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Friday, August 16, 2019

Life in quicksand

Sotol crop
Trying to keep my head above the quicksand. So much going on. I rushed to the oasis this morning to do my feeders and water, then come back to town in time for my Austin son's visit. When I got to the oasis, with bags of seed for the seed feeder, it was ripped down. Not bears, but a squirrel had chewed through the rope.


 So I put up a temporary cable until I can get a chain. I'm sure that big squirrel can eat through these strands of cable wires one by one.


While I was watering the courtyard I saw this interesting damselfly. Got it ID'd as a female Lavender Dancer. I had that species at the oasis before but it was a male and I didn't get a good photo, so am glad to have a better photo of that species from the oasis.




Thursday, August 15, 2019

Lucifer Hummingbird photography

A gifted photographer, Lee Hoy, posted this wonderful photo of a juvenile male Lucifer Hummingbird.

In 2013 I accidentally shot a photo in a similar style with my Canon. No idea how. Mine, of course, isn't nearly as aesthetically pleasing as Lee's for many reasons.


These days I only use my little Lumix on "auto," so not likely I'll ever learn the technique, but it's my idea of perfection. Reminds me somewhat of David Sibley's fantastically successful illustrations that he used in his bird guide, but better. Sure wish a bird guide would come out using Lee's type of photography.

Sibley illustration

Bambi ran

A week or so ago a birder visiting our Alpine habitat reported seeing a fawn near the ponds. I hadn't been able to relocate it until today when I accidentally flushed it. Trying to maneuver for an unobstructed photo of it caused it to flee. Last I saw it, it was running down the street. I don't know if it has a mother that comes back to it, or if it's on its own, but I never see an adult around. Hmmm....


I needed an ode fix so dropped by Alpine Creek (adjacent to Kokernot Park) today. Here's a Plateau Dragonlet. (I have them at our ponds in Alpine too.)


I saw a female Blue-eyed Darner dead in the creek and fished it out for a photo. Yuck!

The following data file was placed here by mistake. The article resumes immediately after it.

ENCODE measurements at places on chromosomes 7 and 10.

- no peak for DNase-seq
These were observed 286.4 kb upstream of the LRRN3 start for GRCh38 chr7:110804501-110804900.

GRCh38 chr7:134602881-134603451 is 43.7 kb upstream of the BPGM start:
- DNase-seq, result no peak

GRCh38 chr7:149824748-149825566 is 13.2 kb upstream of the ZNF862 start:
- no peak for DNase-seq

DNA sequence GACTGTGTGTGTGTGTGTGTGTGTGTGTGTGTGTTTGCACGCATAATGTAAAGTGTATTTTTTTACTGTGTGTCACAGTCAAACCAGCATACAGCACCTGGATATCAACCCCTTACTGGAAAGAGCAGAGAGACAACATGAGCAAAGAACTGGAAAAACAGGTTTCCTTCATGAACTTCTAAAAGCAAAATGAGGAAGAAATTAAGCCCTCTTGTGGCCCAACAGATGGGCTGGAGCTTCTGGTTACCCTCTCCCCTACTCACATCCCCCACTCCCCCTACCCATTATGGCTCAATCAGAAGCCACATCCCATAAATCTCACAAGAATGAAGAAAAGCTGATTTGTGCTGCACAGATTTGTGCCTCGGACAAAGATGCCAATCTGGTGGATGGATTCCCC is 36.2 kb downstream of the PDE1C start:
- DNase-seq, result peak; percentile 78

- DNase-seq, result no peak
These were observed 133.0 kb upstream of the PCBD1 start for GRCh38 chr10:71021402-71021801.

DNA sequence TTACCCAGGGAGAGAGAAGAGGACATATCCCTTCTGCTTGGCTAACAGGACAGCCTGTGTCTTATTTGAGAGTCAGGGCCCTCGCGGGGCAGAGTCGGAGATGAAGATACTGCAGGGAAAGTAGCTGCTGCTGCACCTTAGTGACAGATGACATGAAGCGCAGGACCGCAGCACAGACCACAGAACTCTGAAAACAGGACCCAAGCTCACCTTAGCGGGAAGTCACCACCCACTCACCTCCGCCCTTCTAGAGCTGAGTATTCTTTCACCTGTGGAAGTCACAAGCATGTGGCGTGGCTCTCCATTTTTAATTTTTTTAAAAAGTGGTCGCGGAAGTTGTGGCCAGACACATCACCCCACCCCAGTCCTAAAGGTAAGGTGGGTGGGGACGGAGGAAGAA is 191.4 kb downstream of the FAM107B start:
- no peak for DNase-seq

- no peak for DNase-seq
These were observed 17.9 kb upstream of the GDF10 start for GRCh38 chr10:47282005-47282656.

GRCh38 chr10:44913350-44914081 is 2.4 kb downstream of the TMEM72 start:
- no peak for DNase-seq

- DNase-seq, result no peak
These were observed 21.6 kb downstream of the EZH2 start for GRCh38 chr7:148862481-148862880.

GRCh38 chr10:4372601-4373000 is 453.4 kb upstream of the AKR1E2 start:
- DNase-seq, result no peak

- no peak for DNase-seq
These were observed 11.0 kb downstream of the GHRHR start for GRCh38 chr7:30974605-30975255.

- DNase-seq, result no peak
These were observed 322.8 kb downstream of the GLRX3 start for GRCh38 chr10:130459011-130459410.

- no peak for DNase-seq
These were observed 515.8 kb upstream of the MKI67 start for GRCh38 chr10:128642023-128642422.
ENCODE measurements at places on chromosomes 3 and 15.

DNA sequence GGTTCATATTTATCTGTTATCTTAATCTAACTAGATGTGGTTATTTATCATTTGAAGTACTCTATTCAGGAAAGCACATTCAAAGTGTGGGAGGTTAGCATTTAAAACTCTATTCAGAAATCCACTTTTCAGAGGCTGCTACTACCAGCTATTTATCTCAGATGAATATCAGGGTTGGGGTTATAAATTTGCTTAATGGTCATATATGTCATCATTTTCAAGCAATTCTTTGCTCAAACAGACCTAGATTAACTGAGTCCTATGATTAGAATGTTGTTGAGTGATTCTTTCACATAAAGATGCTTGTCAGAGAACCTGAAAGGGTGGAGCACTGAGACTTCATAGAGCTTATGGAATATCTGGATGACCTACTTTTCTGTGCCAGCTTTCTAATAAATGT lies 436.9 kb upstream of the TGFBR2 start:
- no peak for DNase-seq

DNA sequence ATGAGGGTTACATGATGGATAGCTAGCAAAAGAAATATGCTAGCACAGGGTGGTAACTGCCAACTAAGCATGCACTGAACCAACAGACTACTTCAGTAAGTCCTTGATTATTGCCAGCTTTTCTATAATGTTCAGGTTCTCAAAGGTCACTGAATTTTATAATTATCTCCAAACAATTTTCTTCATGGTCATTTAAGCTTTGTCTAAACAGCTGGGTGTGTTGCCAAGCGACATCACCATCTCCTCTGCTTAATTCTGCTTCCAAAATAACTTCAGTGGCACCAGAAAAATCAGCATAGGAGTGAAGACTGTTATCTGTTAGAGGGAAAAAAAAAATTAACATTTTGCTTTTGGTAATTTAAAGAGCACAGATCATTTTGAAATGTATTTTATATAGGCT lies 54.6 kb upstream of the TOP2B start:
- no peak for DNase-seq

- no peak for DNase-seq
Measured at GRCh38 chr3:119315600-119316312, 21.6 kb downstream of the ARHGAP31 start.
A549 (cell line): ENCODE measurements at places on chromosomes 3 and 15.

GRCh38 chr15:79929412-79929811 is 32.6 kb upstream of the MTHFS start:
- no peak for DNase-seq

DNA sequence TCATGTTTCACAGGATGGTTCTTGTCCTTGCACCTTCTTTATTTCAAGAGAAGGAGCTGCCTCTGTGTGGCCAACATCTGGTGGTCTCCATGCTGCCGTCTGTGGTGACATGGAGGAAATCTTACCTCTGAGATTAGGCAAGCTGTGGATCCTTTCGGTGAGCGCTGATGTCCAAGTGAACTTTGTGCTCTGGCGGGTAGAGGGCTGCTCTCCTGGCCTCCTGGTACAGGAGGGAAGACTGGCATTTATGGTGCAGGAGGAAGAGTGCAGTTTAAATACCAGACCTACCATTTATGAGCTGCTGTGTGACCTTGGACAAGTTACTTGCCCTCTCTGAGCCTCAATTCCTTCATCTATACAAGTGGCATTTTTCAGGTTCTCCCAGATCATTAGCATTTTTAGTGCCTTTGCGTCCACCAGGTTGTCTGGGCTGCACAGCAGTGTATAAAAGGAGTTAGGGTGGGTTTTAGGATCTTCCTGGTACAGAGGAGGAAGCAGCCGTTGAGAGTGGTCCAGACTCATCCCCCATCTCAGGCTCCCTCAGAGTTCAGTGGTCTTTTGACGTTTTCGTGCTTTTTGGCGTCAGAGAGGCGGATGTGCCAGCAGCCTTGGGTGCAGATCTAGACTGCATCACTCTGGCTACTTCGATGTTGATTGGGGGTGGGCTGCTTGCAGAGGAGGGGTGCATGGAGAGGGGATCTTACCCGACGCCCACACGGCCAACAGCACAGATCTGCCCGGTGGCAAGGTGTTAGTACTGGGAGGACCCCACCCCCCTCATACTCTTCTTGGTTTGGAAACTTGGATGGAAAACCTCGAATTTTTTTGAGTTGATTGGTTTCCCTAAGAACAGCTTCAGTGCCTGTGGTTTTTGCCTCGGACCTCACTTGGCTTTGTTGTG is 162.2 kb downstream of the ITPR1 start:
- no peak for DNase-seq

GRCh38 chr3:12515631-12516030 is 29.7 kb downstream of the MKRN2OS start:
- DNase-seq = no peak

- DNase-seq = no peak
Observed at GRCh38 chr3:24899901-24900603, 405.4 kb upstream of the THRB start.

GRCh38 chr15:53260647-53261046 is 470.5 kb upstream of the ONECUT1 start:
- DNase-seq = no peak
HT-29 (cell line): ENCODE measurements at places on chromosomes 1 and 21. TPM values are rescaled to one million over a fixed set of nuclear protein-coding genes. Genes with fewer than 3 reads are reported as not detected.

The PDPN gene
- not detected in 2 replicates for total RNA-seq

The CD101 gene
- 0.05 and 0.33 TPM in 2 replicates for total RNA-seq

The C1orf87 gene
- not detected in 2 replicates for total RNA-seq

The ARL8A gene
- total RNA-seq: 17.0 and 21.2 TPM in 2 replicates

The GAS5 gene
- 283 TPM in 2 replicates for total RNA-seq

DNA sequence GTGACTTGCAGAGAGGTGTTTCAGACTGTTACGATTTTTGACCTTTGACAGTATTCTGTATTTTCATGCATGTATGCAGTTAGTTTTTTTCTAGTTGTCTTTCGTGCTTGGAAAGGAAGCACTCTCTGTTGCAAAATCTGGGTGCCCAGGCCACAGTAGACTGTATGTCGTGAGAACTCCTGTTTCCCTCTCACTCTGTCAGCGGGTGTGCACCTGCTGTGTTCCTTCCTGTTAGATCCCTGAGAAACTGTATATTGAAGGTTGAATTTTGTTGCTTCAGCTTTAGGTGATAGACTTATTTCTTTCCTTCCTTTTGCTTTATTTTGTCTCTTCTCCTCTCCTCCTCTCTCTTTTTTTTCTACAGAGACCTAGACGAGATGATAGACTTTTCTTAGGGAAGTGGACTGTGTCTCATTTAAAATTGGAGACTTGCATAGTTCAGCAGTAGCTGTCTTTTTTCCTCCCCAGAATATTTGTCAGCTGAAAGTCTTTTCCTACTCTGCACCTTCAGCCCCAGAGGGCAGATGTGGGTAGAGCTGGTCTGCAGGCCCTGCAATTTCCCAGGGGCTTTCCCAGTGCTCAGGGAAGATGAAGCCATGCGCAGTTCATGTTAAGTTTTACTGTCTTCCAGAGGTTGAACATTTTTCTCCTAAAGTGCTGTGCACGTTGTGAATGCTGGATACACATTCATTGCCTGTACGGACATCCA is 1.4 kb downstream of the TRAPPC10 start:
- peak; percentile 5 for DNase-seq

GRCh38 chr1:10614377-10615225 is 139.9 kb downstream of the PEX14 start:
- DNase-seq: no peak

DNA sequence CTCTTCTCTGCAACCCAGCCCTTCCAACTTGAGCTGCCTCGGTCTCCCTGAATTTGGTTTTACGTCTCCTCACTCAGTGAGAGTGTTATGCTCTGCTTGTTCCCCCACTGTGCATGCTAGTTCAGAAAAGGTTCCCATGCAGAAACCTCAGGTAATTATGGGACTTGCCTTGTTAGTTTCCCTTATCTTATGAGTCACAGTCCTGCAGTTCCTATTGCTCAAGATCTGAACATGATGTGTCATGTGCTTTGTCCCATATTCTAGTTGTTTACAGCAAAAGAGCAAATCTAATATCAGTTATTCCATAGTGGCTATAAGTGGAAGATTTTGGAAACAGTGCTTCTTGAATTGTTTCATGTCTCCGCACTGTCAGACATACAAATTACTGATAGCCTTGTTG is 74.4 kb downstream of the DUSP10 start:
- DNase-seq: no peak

Tuesday, August 13, 2019

No country for man or beast

It was 108° today when I headed to town. Now I have plenty of water to keep things happy and not the energy to endure the heat in order to apply the water every day, which is what it would take in this heat. But most things are looking decent. Surely it'll rain any day!

Some odes are so lovely that even though they're common, I just can't resist photographing them. Perfect example is this Neon Skimmer. He looks all painted up to do the town, including red lipstick. 💋


And got a better photo of a Great Pondhawk. I don't know why I love that species so much.


Red and green. Christmas colors at the Christmas Mountains Oasis every day.


Monday, August 12, 2019

Unnotable day

After doing basically nothing yesterday I had to get some work done today, whether I wanted to or not. Not. But my knee is getting better. So I watered a bunch today. Will be easy to finish tomorrow morning. Then I took a long healing nap, then swept the courtyard, and did a little pruning in it. As usual, forgot to take photos. The festival will be bringing groups here in a little over a week and I don't want to wait until the last minute to do what cleaning I feel is necessary. And my standards are low, believe me.

Not really any interesting things to photograph today. Here are a few that I consider poor quality shots from today. That's it.

The first one is a juvenile male Lucifer. The feeders are swarming with hummers. I fill about 8 feeders a day, as they get empty, when I'm here. There are a couple dozen hanging at any given time. Before I head back to town I'm going to have to add more feeders.


Next is a damselfly that I guess is a Double-striped Bluet, although it looks a little different to me. I just don't know what else it can be. Bad light or something, because it's a terrible photo. Sometimes I think the "Intelligent Auto" on my camera doesn't engage. Other features are iffy too, but I can't complain. I really have abused the camera and sometimes it takes surprisingly good photos.


Great Pondhawk
This Painted Lady looked so fresh and perfect flitting around, but when I downloaded my photo I see wear and tear. That happens to me a lot.